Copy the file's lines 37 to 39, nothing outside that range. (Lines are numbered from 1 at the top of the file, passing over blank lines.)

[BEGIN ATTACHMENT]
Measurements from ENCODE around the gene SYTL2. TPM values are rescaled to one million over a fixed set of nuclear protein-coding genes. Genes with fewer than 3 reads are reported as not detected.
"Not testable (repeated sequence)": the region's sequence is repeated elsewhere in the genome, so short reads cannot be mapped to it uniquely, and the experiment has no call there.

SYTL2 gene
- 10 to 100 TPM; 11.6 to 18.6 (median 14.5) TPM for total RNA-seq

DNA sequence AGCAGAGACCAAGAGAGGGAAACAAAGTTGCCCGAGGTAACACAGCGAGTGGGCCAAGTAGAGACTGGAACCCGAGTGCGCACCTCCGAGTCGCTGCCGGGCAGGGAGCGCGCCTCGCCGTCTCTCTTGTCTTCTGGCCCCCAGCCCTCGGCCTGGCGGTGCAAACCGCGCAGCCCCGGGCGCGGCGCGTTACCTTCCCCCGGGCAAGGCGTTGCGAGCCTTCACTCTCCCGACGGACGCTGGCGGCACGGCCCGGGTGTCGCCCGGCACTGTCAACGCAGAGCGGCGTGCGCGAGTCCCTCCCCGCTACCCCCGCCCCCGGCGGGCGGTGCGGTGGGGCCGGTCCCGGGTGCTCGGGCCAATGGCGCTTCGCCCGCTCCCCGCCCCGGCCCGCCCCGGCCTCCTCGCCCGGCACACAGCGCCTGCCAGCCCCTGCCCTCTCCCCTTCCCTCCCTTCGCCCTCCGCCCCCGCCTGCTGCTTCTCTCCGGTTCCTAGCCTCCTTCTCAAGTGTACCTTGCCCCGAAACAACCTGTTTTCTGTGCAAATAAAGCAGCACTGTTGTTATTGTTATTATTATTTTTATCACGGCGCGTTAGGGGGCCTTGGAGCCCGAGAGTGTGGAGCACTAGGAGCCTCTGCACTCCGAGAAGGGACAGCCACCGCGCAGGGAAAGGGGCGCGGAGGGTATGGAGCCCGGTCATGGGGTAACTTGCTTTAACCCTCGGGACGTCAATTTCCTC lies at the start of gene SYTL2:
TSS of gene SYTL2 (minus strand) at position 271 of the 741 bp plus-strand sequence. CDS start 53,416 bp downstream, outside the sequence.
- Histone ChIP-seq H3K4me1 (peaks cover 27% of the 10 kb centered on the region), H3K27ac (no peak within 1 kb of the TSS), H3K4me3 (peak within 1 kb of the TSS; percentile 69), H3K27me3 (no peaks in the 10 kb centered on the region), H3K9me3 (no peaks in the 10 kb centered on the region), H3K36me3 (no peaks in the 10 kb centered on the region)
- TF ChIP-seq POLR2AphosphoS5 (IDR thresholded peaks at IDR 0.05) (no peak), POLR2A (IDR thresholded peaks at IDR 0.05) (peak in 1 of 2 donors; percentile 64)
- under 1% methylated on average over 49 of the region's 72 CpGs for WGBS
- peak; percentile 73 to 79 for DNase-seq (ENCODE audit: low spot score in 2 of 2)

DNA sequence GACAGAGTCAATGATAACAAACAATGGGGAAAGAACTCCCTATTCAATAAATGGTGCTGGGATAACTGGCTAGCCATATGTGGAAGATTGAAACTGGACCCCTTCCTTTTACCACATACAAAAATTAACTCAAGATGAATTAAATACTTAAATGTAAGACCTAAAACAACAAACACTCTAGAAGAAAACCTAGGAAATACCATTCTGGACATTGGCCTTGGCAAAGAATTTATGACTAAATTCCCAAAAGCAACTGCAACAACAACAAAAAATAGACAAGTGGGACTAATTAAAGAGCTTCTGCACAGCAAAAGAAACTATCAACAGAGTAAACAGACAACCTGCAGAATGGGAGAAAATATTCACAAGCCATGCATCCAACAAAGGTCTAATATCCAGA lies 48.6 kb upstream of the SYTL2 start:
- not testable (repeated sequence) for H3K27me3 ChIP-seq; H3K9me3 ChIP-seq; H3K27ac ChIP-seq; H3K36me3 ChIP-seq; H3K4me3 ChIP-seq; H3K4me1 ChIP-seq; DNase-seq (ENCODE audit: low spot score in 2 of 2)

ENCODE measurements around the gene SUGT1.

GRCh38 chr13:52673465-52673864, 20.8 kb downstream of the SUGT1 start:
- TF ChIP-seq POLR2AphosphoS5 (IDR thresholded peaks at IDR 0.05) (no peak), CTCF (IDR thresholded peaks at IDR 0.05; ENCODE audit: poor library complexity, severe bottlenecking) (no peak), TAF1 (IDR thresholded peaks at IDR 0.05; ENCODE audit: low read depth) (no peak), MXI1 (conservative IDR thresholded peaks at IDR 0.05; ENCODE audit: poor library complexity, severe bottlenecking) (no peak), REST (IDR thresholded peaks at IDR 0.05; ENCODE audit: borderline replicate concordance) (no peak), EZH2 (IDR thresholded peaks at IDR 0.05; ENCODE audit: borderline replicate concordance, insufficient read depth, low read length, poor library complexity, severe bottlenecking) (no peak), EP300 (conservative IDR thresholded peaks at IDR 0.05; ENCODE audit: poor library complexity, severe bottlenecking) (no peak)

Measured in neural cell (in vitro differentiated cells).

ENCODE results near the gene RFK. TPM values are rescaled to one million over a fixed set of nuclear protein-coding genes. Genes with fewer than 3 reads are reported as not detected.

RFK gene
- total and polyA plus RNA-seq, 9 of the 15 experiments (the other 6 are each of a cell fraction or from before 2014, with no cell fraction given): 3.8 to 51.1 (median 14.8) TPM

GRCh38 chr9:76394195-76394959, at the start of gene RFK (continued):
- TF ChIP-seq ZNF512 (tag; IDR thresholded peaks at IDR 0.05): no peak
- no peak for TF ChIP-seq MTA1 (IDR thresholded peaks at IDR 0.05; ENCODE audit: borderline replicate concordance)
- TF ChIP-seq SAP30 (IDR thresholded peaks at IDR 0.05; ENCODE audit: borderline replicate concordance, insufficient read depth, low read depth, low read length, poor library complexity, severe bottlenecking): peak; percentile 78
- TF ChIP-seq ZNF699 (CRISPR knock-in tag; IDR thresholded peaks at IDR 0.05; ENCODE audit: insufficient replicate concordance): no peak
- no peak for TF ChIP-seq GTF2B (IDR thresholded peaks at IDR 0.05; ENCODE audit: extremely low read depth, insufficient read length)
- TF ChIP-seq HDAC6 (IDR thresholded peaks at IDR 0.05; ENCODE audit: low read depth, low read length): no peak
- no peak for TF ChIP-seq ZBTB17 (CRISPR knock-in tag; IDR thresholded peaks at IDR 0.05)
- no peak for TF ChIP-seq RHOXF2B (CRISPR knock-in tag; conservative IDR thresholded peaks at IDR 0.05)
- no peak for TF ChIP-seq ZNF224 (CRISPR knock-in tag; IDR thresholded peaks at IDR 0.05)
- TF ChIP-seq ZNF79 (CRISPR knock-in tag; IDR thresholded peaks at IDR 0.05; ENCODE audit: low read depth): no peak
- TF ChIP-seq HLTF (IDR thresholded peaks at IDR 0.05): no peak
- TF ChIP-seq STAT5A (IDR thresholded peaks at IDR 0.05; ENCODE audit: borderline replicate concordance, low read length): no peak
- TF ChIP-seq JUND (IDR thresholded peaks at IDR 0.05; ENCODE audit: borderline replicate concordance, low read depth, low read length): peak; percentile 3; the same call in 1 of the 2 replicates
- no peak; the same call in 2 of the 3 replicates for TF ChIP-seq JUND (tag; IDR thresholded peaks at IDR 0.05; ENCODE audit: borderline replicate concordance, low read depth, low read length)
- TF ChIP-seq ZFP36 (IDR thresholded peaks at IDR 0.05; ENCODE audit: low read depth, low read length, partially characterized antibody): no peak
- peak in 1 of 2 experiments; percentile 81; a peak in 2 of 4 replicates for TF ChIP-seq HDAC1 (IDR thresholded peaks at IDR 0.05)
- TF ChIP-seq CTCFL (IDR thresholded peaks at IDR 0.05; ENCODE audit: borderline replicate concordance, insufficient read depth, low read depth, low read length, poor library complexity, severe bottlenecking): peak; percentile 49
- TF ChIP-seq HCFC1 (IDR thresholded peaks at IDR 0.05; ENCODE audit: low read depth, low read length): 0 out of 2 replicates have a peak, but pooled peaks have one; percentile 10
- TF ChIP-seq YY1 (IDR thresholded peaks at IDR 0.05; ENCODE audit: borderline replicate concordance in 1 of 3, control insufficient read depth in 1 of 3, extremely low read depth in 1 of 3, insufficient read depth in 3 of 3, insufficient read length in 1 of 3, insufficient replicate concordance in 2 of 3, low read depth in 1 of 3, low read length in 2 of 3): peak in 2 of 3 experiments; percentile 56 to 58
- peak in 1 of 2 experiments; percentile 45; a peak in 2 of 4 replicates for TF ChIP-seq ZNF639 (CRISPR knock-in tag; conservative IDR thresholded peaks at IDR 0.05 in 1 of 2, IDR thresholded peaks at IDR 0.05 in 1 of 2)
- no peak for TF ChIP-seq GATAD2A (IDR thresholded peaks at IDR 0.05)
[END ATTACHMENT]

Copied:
- TF ChIP-seq CTCFL (IDR thresholded peaks at IDR 0.05; ENCODE audit: borderline replicate concordance, insufficient read depth, low read depth, low read length, poor library complexity, severe bottlenecking): peak; percentile 49
- TF ChIP-seq HCFC1 (IDR thresholded peaks at IDR 0.05; ENCODE audit: low read depth, low read length): 0 out of 2 replicates have a peak, but pooled peaks have one; percentile 10
- TF ChIP-seq YY1 (IDR thresholded peaks at IDR 0.05; ENCODE audit: borderline replicate concordance in 1 of 3, control insufficient read depth in 1 of 3, extremely low read depth in 1 of 3, insufficient read depth in 3 of 3, insufficient read length in 1 of 3, insufficient replicate concordance in 2 of 3, low read depth in 1 of 3, low read length in 2 of 3): peak in 2 of 3 experiments; percentile 56 to 58